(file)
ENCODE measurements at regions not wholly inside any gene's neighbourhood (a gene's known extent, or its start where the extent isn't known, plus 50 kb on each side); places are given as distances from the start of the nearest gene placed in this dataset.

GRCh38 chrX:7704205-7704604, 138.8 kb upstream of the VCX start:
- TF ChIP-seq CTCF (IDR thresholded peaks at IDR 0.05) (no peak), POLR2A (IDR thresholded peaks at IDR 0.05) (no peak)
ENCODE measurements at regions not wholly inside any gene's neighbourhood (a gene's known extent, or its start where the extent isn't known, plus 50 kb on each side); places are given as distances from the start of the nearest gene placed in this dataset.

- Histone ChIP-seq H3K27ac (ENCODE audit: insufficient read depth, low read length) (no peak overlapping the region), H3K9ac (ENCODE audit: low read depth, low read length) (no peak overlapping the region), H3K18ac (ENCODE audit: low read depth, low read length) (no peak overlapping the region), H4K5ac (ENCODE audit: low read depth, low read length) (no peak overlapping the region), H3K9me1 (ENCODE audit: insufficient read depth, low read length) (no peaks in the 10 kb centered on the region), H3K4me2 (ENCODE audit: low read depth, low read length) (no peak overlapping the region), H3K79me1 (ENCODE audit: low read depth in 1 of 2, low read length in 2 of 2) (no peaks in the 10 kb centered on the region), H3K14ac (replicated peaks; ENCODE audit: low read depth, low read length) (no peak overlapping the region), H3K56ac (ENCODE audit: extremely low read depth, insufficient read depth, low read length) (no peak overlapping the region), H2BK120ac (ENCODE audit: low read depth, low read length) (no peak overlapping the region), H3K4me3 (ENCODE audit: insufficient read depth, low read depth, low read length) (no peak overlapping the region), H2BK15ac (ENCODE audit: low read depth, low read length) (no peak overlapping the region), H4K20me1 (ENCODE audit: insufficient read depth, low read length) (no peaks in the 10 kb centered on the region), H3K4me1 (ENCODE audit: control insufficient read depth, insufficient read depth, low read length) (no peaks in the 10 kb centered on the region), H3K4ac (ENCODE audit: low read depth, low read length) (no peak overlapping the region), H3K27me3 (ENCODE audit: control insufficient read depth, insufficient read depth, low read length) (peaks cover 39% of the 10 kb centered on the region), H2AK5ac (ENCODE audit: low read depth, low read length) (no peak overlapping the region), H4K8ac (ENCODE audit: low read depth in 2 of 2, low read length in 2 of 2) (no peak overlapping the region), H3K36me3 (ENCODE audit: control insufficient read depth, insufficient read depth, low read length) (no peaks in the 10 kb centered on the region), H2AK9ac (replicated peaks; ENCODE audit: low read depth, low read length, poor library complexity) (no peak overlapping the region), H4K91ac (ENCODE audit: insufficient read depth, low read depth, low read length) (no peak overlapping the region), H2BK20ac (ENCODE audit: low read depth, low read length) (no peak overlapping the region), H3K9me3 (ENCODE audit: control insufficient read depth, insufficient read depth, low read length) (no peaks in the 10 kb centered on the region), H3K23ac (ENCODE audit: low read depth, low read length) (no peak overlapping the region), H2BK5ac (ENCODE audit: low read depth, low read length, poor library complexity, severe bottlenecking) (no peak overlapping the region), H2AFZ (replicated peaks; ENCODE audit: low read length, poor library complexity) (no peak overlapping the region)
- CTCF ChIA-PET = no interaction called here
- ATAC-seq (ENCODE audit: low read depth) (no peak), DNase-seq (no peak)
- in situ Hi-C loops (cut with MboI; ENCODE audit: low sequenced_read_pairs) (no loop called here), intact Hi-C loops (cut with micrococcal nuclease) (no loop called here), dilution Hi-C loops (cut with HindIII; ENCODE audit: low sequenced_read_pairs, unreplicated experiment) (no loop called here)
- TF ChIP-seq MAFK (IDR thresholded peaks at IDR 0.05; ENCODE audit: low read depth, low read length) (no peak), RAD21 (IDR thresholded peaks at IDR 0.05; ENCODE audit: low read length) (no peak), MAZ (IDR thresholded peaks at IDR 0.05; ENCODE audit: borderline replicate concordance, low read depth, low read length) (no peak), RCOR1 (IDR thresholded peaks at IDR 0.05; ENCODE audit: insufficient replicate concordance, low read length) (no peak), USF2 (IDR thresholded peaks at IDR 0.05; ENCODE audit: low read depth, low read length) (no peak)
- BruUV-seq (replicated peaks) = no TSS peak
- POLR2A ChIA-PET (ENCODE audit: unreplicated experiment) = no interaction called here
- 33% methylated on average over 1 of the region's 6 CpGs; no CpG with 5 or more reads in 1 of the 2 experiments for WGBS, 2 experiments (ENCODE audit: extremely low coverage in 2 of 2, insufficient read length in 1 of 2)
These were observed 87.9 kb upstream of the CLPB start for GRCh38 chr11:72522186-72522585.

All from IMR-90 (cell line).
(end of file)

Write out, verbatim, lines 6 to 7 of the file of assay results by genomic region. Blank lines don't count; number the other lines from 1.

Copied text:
- CTCF ChIA-PET = no interaction called here
- ATAC-seq (ENCODE audit: low read depth) (no peak), DNase-seq (no peak)